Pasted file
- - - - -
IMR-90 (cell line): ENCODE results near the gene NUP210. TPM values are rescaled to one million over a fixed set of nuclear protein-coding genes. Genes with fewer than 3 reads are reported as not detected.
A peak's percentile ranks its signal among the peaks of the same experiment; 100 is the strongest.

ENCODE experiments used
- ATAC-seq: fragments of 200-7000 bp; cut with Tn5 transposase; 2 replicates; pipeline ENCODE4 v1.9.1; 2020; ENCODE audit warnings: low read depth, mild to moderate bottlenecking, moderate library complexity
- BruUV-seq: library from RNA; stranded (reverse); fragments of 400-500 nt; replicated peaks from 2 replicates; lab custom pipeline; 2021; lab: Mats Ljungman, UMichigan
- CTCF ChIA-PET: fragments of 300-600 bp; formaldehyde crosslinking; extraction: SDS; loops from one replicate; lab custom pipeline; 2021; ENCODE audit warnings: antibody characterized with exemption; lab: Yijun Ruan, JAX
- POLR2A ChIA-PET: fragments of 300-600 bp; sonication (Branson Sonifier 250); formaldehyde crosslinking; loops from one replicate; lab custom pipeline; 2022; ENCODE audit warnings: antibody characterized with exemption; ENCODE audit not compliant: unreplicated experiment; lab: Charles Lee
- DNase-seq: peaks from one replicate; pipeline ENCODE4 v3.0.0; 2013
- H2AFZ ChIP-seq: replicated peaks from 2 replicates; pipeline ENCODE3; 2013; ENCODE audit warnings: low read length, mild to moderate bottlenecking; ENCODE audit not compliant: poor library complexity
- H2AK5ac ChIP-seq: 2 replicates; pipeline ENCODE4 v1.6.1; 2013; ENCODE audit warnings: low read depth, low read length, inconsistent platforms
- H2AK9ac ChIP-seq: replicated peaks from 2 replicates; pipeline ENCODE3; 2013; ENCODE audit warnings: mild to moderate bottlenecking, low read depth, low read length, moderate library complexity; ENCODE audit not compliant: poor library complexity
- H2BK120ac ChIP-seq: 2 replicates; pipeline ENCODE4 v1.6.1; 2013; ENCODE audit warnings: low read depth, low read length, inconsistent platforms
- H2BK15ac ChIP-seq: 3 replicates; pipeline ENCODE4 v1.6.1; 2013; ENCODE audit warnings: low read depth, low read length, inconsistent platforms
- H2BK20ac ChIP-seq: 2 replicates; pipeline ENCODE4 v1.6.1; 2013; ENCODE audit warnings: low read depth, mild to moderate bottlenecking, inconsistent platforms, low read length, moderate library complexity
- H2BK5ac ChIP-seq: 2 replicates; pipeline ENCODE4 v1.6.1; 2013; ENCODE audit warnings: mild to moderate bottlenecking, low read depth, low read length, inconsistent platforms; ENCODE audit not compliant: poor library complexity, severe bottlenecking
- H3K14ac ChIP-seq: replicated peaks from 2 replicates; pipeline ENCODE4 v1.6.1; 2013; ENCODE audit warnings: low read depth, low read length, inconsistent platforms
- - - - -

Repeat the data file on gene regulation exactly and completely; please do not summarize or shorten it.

IMR-90 (cell line): ENCODE results near the gene NUP210. TPM values are rescaled to one million over a fixed set of nuclear protein-coding genes. Genes with fewer than 3 reads are reported as not detected.
A peak's percentile ranks its signal among the peaks of the same experiment; 100 is the strongest.

ENCODE experiments used
- ATAC-seq: fragments of 200-7000 bp; cut with Tn5 transposase; 2 replicates; pipeline ENCODE4 v1.9.1; 2020; ENCODE audit warnings: low read depth, mild to moderate bottlenecking, moderate library complexity
- BruUV-seq: library from RNA; stranded (reverse); fragments of 400-500 nt; replicated peaks from 2 replicates; lab custom pipeline; 2021; lab: Mats Ljungman, UMichigan
- CTCF ChIA-PET: fragments of 300-600 bp; formaldehyde crosslinking; extraction: SDS; loops from one replicate; lab custom pipeline; 2021; ENCODE audit warnings: antibody characterized with exemption; lab: Yijun Ruan, JAX
- POLR2A ChIA-PET: fragments of 300-600 bp; sonication (Branson Sonifier 250); formaldehyde crosslinking; loops from one replicate; lab custom pipeline; 2022; ENCODE audit warnings: antibody characterized with exemption; ENCODE audit not compliant: unreplicated experiment; lab: Charles Lee
- DNase-seq: peaks from one replicate; pipeline ENCODE4 v3.0.0; 2013
- H2AFZ ChIP-seq: replicated peaks from 2 replicates; pipeline ENCODE3; 2013; ENCODE audit warnings: low read length, mild to moderate bottlenecking; ENCODE audit not compliant: poor library complexity
- H2AK5ac ChIP-seq: 2 replicates; pipeline ENCODE4 v1.6.1; 2013; ENCODE audit warnings: low read depth, low read length, inconsistent platforms
- H2AK9ac ChIP-seq: replicated peaks from 2 replicates; pipeline ENCODE3; 2013; ENCODE audit warnings: mild to moderate bottlenecking, low read depth, low read length, moderate library complexity; ENCODE audit not compliant: poor library complexity
- H2BK120ac ChIP-seq: 2 replicates; pipeline ENCODE4 v1.6.1; 2013; ENCODE audit warnings: low read depth, low read length, inconsistent platforms
- H2BK15ac ChIP-seq: 3 replicates; pipeline ENCODE4 v1.6.1; 2013; ENCODE audit warnings: low read depth, low read length, inconsistent platforms
- H2BK20ac ChIP-seq: 2 replicates; pipeline ENCODE4 v1.6.1; 2013; ENCODE audit warnings: low read depth, mild to moderate bottlenecking, inconsistent platforms, low read length, moderate library complexity
- H2BK5ac ChIP-seq: 2 replicates; pipeline ENCODE4 v1.6.1; 2013; ENCODE audit warnings: mild to moderate bottlenecking, low read depth, low read length, inconsistent platforms; ENCODE audit not compliant: poor library complexity, severe bottlenecking
- H3K14ac ChIP-seq: replicated peaks from 2 replicates; pipeline ENCODE4 v1.6.1; 2013; ENCODE audit warnings: low read depth, low read length, inconsistent platforms